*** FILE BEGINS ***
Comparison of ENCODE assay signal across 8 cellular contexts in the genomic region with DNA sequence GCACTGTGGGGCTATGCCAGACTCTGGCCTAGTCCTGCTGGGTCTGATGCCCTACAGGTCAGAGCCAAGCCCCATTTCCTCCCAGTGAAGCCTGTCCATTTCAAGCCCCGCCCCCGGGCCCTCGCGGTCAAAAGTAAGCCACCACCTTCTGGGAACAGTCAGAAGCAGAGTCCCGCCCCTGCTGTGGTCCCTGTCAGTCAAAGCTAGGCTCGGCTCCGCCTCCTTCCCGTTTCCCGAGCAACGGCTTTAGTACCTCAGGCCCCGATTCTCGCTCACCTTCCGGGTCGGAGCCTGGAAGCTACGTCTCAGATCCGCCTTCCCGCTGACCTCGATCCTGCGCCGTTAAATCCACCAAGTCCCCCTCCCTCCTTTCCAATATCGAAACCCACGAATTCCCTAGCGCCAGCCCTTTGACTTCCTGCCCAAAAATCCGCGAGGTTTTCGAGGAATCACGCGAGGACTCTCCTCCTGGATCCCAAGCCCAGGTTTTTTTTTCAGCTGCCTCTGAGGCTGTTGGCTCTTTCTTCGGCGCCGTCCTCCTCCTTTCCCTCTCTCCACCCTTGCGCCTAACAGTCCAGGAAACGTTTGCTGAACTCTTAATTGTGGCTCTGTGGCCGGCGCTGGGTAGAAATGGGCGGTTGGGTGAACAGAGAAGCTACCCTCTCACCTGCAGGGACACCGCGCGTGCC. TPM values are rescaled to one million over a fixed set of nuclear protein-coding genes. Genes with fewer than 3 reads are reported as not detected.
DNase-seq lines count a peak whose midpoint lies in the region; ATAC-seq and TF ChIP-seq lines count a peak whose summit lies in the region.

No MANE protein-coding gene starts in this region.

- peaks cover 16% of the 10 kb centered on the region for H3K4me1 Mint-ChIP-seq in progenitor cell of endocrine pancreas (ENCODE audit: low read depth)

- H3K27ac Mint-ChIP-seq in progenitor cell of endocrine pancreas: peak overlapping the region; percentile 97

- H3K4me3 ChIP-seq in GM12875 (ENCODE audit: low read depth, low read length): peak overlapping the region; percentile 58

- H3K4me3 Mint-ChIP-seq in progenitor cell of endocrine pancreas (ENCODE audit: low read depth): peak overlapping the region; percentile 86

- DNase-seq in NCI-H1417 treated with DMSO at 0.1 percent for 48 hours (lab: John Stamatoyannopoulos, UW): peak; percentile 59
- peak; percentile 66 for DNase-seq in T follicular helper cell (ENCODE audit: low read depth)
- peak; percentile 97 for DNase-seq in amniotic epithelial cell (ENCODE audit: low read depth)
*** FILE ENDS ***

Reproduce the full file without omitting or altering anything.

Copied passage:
Comparison of ENCODE assay signal across 8 cellular contexts in the genomic region with DNA sequence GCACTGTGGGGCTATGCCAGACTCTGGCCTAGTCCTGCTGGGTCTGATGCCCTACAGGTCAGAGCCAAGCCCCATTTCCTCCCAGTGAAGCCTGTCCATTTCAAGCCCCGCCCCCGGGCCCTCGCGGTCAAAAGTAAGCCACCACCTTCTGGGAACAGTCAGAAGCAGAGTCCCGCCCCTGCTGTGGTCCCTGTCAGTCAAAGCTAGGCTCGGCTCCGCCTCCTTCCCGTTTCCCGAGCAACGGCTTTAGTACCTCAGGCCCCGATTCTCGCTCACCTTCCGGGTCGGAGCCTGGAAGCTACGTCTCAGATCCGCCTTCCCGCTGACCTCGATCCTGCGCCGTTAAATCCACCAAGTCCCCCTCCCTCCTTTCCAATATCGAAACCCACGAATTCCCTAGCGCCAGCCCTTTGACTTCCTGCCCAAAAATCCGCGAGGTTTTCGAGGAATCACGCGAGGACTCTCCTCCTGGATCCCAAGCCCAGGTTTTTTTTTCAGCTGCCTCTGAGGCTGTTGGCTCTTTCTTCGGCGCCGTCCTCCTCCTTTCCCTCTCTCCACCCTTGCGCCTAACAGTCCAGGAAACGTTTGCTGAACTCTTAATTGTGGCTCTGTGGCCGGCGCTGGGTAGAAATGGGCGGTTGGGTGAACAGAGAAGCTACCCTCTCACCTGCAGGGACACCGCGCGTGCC. TPM values are rescaled to one million over a fixed set of nuclear protein-coding genes. Genes with fewer than 3 reads are reported as not detected.
DNase-seq lines count a peak whose midpoint lies in the region; ATAC-seq and TF ChIP-seq lines count a peak whose summit lies in the region.

No MANE protein-coding gene starts in this region.

- peaks cover 16% of the 10 kb centered on the region for H3K4me1 Mint-ChIP-seq in progenitor cell of endocrine pancreas (ENCODE audit: low read depth)

- H3K27ac Mint-ChIP-seq in progenitor cell of endocrine pancreas: peak overlapping the region; percentile 97

- H3K4me3 ChIP-seq in GM12875 (ENCODE audit: low read depth, low read length): peak overlapping the region; percentile 58

- H3K4me3 Mint-ChIP-seq in progenitor cell of endocrine pancreas (ENCODE audit: low read depth): peak overlapping the region; percentile 86

- DNase-seq in NCI-H1417 treated with DMSO at 0.1 percent for 48 hours (lab: John Stamatoyannopoulos, UW): peak; percentile 59
- peak; percentile 66 for DNase-seq in T follicular helper cell (ENCODE audit: low read depth)
- peak; percentile 97 for DNase-seq in amniotic epithelial cell (ENCODE audit: low read depth)